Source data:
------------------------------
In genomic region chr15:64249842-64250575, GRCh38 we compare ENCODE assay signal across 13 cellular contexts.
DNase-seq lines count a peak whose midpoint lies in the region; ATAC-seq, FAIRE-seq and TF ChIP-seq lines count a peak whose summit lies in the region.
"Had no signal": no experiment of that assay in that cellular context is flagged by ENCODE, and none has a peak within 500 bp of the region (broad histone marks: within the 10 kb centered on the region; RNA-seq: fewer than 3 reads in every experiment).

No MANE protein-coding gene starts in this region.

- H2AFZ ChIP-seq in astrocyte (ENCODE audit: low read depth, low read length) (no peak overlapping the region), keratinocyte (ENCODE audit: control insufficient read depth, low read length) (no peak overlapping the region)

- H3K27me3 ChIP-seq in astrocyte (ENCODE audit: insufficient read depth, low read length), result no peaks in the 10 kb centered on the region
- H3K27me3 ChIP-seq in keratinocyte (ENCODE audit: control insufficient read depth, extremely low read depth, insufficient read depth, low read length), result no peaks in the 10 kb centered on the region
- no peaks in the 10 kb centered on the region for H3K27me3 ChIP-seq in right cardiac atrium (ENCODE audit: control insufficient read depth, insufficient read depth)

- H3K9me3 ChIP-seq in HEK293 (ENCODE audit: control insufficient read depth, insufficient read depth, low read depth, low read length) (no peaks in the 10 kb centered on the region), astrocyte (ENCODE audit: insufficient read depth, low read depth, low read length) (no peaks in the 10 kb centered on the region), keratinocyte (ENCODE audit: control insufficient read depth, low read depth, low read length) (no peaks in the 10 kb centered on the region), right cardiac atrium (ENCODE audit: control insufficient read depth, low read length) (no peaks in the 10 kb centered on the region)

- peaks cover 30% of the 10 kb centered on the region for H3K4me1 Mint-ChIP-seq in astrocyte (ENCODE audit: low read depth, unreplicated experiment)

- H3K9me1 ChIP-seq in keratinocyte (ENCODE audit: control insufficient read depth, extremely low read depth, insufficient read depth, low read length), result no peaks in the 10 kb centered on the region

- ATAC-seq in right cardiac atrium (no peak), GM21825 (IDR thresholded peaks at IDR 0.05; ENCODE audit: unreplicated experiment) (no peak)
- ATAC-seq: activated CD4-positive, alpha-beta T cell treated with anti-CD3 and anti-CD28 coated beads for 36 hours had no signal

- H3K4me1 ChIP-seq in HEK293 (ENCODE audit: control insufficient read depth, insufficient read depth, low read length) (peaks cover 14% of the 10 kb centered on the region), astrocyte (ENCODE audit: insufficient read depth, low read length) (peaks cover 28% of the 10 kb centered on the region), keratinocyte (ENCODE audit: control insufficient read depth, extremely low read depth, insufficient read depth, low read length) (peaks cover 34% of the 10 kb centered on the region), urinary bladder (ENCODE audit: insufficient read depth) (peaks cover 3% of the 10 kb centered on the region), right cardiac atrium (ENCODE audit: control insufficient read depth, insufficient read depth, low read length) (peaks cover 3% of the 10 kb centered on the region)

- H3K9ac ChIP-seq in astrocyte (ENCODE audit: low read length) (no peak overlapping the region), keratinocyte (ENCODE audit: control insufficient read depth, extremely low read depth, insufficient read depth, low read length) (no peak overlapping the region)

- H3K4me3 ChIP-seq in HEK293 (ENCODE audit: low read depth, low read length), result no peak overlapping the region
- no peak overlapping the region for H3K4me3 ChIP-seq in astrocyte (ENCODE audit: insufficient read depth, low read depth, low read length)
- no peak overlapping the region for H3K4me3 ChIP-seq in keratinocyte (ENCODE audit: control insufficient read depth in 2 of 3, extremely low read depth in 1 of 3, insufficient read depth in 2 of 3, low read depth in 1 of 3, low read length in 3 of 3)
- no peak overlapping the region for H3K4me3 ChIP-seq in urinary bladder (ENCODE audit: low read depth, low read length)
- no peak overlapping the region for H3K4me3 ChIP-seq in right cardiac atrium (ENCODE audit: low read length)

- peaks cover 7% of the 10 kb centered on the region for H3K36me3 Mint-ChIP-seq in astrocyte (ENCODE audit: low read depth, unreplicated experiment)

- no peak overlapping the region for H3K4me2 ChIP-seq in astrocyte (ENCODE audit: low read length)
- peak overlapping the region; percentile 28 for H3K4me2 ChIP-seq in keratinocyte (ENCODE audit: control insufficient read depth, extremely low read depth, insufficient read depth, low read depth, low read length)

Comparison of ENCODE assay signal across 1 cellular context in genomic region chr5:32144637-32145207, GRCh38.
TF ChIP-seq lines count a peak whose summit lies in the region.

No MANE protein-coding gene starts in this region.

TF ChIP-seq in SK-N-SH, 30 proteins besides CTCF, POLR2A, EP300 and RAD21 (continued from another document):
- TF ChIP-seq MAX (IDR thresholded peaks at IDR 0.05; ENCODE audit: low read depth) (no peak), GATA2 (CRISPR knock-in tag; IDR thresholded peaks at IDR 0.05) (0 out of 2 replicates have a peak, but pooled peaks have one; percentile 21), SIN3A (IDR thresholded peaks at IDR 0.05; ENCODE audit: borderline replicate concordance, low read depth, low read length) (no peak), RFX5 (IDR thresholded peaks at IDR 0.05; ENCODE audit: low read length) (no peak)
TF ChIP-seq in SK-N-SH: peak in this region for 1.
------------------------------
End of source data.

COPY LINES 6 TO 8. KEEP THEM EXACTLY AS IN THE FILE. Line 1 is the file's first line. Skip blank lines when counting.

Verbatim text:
- H3K27me3 ChIP-seq in astrocyte (ENCODE audit: insufficient read depth, low read length), result no peaks in the 10 kb centered on the region
- H3K27me3 ChIP-seq in keratinocyte (ENCODE audit: control insufficient read depth, extremely low read depth, insufficient read depth, low read length), result no peaks in the 10 kb centered on the region
- no peaks in the 10 kb centered on the region for H3K27me3 ChIP-seq in right cardiac atrium (ENCODE audit: control insufficient read depth, insufficient read depth)